Feb. 18, 2005 — -- At a time when the culture wars have singed such animated characters as SpongeBob SquarePants and PBS' Buster, the Fox network's "The Simpsons" is gleefully thrusting itself into the crossfire.
This Sunday, Springfield -- the fictional town where the show is set -- will legalize same-sex marriage.
As the mayor of Springfield says in a clip of Sunday's show provided to ABC News: "Springfield: a place where everyone can marry -- even dudes."
What's more, one of the main characters on the show will come out as a homosexual. (This is a carefully guarded secret that has caused much speculation on blogs and in chat rooms.)
The executive producer of "The Simpsons," Al Jean, says the show is not endorsing same-sex marriage. He points out that not all of the characters in the show support the legalization -- and that that many of those who do just hope it will bring in tourist dollars.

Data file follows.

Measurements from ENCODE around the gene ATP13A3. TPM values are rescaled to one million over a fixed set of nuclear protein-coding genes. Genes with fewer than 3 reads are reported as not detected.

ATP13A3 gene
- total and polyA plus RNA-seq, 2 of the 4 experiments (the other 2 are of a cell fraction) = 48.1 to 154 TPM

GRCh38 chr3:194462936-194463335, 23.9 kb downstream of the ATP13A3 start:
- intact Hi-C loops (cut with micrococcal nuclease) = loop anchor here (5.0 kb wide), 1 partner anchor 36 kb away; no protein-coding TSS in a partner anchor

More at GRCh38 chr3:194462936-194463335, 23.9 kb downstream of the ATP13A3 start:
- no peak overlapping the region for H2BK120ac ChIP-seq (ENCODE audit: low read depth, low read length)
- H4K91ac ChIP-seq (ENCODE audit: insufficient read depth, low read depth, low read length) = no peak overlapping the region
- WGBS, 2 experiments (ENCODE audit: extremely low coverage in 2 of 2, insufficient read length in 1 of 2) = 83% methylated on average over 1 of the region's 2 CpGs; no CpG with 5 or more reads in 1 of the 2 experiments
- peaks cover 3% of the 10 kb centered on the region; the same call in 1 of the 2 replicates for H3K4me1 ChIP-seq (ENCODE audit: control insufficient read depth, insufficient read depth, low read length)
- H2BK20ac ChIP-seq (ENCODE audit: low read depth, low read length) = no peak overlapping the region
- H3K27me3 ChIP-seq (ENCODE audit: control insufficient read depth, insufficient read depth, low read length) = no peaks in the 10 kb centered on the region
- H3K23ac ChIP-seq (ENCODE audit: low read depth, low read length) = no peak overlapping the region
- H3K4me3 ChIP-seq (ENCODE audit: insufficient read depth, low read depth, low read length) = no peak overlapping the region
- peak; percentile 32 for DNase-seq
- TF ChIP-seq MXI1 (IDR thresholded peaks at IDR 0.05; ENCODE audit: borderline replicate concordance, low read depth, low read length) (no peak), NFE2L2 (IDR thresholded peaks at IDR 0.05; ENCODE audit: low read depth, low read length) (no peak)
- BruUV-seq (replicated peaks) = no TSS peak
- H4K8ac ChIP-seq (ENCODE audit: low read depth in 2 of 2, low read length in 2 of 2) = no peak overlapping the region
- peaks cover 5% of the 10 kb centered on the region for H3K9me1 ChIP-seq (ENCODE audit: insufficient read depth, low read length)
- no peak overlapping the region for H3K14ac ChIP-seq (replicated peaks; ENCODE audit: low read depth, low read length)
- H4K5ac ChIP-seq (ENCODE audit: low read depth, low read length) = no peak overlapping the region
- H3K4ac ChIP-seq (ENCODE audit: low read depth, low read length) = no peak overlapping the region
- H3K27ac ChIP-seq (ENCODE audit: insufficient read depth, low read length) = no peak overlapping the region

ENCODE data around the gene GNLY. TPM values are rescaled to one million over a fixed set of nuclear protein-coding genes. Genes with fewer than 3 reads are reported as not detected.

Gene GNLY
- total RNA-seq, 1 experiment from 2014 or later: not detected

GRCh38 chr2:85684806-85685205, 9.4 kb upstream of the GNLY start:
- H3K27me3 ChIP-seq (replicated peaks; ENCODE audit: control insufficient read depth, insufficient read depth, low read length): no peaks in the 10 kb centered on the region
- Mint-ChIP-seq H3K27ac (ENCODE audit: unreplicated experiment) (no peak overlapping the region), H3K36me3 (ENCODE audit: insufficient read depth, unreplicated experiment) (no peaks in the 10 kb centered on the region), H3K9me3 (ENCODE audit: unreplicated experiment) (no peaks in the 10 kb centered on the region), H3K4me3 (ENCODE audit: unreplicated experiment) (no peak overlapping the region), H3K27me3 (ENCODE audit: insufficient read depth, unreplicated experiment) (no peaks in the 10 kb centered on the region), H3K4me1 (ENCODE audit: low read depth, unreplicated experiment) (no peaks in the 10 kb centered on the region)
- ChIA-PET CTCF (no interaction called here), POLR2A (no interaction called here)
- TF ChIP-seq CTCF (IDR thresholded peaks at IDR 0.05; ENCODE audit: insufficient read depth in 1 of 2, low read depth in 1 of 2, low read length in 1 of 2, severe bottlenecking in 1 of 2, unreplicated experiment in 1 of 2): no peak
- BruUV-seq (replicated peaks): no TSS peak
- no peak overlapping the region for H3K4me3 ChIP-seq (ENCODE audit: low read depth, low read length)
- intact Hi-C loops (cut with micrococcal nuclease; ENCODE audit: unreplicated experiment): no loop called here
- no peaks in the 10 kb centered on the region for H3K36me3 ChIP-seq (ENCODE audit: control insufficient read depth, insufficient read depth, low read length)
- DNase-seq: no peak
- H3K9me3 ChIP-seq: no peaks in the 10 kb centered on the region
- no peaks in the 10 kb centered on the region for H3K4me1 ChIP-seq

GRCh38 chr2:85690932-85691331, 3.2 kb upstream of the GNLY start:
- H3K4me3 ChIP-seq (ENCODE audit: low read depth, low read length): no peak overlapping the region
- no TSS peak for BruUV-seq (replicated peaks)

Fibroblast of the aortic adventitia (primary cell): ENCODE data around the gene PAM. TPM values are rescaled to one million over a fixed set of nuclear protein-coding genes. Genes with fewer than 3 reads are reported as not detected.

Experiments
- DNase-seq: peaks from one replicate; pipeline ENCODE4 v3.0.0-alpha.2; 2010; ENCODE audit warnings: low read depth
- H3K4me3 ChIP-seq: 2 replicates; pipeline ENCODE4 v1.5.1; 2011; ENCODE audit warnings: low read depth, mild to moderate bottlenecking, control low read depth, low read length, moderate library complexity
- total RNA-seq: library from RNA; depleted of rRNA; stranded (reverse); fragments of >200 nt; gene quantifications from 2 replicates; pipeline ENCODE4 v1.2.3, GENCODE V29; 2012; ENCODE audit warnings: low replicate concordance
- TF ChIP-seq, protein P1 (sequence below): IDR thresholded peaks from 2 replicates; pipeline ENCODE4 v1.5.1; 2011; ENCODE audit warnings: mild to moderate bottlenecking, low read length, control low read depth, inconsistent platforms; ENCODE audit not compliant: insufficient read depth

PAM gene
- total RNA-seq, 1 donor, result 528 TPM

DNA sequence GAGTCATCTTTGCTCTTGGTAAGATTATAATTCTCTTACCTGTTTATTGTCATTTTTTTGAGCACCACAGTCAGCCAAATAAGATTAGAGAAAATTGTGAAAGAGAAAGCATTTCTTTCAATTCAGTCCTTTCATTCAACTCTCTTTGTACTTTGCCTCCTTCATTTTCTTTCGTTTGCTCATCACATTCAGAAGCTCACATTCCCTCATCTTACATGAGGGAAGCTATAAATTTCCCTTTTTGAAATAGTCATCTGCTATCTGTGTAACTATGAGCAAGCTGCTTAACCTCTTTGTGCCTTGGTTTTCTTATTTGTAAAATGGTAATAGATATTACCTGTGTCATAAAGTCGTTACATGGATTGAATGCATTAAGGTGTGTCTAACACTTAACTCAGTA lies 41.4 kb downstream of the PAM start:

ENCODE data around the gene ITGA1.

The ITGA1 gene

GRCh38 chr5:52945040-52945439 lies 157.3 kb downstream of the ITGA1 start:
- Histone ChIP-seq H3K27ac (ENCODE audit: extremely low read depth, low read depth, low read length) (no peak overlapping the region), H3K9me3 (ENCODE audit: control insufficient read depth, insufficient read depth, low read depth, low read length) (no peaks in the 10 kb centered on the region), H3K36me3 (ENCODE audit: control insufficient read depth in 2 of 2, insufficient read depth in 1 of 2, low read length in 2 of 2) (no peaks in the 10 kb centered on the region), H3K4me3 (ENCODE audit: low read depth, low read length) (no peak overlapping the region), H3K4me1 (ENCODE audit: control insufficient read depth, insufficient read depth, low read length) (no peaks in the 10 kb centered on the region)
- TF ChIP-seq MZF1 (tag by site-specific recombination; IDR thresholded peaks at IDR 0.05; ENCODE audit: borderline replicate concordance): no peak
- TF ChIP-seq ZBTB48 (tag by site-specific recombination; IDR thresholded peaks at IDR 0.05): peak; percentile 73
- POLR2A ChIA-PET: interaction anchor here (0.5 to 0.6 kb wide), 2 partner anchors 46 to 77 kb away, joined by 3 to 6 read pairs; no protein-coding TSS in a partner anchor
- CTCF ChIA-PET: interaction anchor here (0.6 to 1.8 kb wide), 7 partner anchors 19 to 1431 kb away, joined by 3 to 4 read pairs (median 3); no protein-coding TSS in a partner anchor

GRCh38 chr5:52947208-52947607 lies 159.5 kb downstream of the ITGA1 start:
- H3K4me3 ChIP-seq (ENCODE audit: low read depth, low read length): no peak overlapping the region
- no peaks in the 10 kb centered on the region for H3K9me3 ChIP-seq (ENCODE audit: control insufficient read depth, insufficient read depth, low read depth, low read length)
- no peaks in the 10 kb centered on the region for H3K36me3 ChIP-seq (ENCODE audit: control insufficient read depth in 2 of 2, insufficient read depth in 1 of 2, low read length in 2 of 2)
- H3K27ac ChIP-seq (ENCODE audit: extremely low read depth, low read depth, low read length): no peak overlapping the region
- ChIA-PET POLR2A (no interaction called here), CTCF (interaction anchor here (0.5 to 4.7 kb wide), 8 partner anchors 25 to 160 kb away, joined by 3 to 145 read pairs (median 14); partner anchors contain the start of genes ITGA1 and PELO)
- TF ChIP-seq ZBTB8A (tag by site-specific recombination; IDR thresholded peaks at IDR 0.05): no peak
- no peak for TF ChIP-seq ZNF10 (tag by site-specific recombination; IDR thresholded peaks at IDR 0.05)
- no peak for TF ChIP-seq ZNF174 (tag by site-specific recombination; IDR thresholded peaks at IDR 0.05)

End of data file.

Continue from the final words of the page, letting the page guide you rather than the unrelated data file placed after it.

In the episode, the town creates a tourism advertisement with the lines: "Gay-o, it's OK-o/Tie the knot and spend your dough/Gay-o, come and stay-o/Visit our Web site for further info."
Some Christian conservatives say the show is yet another example of how "Holly-weird" (as many of them call it) has become increasingly disconnected from average Americans.
"I think television is becoming obsessed with homosexuality," says Robert Knight of Concerned Women for America. "In fact, I wouldn't put it past people to dig up reruns of 'Happy Days' and have the Fonz come out as gay."
This, however, is not your average skirmish in the culture wars. While some Christian conservatives are upset, there's less criticism this time. In part, that's because "The Simpsons" -- unlike "SpongeBob Squarepants" and "Postcards from Buster" -- is not aimed directly at children. In part, it's because many evangelicals have long embraced "The Simpsons" for its high religious content.